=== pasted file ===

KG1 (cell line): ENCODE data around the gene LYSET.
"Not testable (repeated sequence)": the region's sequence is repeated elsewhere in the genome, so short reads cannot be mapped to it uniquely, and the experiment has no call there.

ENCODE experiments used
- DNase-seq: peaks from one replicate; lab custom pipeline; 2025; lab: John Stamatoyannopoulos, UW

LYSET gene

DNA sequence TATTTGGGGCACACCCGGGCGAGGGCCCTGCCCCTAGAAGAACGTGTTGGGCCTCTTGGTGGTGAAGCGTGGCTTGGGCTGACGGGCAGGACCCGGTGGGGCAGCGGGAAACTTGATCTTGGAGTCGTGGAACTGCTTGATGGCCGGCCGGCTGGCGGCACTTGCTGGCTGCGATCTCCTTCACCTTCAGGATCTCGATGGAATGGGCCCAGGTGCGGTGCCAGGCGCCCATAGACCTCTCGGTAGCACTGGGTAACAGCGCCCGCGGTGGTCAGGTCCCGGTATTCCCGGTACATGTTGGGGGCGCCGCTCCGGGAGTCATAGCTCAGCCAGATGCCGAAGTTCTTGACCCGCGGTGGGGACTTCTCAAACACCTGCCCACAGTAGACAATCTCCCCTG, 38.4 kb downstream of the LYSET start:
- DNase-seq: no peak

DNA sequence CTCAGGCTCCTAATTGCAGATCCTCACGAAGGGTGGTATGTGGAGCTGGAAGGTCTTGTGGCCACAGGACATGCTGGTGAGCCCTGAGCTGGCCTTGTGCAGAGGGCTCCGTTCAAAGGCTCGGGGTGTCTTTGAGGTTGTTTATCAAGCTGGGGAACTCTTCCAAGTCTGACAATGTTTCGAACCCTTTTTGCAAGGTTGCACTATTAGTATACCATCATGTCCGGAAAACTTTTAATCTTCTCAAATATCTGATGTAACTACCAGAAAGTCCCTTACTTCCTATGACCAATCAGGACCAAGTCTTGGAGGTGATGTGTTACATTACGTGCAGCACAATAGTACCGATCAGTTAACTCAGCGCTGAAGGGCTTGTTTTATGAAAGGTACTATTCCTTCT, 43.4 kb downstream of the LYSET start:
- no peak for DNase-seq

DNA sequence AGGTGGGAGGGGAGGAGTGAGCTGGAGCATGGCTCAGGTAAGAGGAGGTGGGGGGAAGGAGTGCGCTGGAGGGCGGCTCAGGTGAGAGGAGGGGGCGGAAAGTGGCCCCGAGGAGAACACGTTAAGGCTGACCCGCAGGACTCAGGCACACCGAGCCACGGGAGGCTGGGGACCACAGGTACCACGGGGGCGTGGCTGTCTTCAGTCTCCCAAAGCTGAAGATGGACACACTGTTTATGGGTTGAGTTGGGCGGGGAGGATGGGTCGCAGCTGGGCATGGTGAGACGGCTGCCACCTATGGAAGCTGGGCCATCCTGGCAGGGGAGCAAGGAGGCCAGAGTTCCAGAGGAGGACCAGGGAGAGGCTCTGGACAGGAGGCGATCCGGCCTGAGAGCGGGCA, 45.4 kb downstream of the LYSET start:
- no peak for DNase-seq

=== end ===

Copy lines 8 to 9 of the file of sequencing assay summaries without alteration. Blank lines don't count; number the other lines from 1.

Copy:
DNA sequence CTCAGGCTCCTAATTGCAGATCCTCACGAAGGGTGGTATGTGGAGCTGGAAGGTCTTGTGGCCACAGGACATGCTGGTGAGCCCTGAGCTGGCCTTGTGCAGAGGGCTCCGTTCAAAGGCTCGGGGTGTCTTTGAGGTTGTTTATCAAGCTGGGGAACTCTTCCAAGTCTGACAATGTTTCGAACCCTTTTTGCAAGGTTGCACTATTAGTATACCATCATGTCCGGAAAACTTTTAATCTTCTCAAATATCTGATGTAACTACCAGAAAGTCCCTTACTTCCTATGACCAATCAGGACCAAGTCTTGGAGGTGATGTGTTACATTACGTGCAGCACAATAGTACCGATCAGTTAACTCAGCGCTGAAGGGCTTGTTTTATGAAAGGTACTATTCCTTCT, 43.4 kb downstream of the LYSET start:
- no peak for DNase-seq